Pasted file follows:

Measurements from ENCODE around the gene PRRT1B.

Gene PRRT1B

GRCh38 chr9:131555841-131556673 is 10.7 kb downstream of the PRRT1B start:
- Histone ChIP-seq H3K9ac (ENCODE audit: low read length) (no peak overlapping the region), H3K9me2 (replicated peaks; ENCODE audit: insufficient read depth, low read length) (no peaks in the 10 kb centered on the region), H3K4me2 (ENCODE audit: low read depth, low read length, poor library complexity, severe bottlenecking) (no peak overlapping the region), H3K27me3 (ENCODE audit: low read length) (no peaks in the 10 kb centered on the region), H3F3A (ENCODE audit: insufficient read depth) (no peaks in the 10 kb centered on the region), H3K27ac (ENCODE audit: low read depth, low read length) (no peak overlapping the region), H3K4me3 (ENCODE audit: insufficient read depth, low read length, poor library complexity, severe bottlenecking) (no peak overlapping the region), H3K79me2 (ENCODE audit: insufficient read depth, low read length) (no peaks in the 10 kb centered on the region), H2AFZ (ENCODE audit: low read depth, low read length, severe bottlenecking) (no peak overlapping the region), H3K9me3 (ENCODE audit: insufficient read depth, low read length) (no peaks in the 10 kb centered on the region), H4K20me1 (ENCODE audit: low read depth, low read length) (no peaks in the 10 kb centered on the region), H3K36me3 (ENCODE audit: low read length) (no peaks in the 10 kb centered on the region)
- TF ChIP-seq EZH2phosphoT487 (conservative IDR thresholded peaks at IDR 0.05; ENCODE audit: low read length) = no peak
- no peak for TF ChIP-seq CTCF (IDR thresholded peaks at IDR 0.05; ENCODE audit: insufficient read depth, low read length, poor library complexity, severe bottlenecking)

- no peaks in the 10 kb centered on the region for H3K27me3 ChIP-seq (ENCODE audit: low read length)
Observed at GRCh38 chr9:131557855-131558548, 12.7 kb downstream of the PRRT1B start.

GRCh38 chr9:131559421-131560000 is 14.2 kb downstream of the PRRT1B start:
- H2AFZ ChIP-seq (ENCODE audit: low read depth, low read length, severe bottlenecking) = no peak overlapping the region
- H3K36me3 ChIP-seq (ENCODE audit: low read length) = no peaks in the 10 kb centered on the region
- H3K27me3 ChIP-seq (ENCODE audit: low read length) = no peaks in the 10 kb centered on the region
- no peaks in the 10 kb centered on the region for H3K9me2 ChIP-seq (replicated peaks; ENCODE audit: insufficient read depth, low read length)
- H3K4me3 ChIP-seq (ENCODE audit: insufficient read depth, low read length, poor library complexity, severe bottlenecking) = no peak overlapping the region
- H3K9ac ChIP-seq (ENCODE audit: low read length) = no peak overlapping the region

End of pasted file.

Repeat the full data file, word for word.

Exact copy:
Measurements from ENCODE around the gene PRRT1B.

Gene PRRT1B

GRCh38 chr9:131555841-131556673 is 10.7 kb downstream of the PRRT1B start:
- Histone ChIP-seq H3K9ac (ENCODE audit: low read length) (no peak overlapping the region), H3K9me2 (replicated peaks; ENCODE audit: insufficient read depth, low read length) (no peaks in the 10 kb centered on the region), H3K4me2 (ENCODE audit: low read depth, low read length, poor library complexity, severe bottlenecking) (no peak overlapping the region), H3K27me3 (ENCODE audit: low read length) (no peaks in the 10 kb centered on the region), H3F3A (ENCODE audit: insufficient read depth) (no peaks in the 10 kb centered on the region), H3K27ac (ENCODE audit: low read depth, low read length) (no peak overlapping the region), H3K4me3 (ENCODE audit: insufficient read depth, low read length, poor library complexity, severe bottlenecking) (no peak overlapping the region), H3K79me2 (ENCODE audit: insufficient read depth, low read length) (no peaks in the 10 kb centered on the region), H2AFZ (ENCODE audit: low read depth, low read length, severe bottlenecking) (no peak overlapping the region), H3K9me3 (ENCODE audit: insufficient read depth, low read length) (no peaks in the 10 kb centered on the region), H4K20me1 (ENCODE audit: low read depth, low read length) (no peaks in the 10 kb centered on the region), H3K36me3 (ENCODE audit: low read length) (no peaks in the 10 kb centered on the region)
- TF ChIP-seq EZH2phosphoT487 (conservative IDR thresholded peaks at IDR 0.05; ENCODE audit: low read length) = no peak
- no peak for TF ChIP-seq CTCF (IDR thresholded peaks at IDR 0.05; ENCODE audit: insufficient read depth, low read length, poor library complexity, severe bottlenecking)

- no peaks in the 10 kb centered on the region for H3K27me3 ChIP-seq (ENCODE audit: low read length)
Observed at GRCh38 chr9:131557855-131558548, 12.7 kb downstream of the PRRT1B start.

GRCh38 chr9:131559421-131560000 is 14.2 kb downstream of the PRRT1B start:
- H2AFZ ChIP-seq (ENCODE audit: low read depth, low read length, severe bottlenecking) = no peak overlapping the region
- H3K36me3 ChIP-seq (ENCODE audit: low read length) = no peaks in the 10 kb centered on the region
- H3K27me3 ChIP-seq (ENCODE audit: low read length) = no peaks in the 10 kb centered on the region
- no peaks in the 10 kb centered on the region for H3K9me2 ChIP-seq (replicated peaks; ENCODE audit: insufficient read depth, low read length)
- H3K4me3 ChIP-seq (ENCODE audit: insufficient read depth, low read length, poor library complexity, severe bottlenecking) = no peak overlapping the region
- H3K9ac ChIP-seq (ENCODE audit: low read length) = no peak overlapping the region